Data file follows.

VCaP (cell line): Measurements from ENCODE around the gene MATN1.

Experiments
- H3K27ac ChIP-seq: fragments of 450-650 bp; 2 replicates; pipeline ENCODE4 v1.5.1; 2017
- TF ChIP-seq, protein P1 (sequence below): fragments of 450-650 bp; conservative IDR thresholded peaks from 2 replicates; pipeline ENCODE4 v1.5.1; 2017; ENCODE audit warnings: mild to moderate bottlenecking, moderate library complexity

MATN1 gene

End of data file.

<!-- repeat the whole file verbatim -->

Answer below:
VCaP (cell line): Measurements from ENCODE around the gene MATN1.

Experiments
- H3K27ac ChIP-seq: fragments of 450-650 bp; 2 replicates; pipeline ENCODE4 v1.5.1; 2017
- TF ChIP-seq, protein P1 (sequence below): fragments of 450-650 bp; conservative IDR thresholded peaks from 2 replicates; pipeline ENCODE4 v1.5.1; 2017; ENCODE audit warnings: mild to moderate bottlenecking, moderate library complexity

MATN1 gene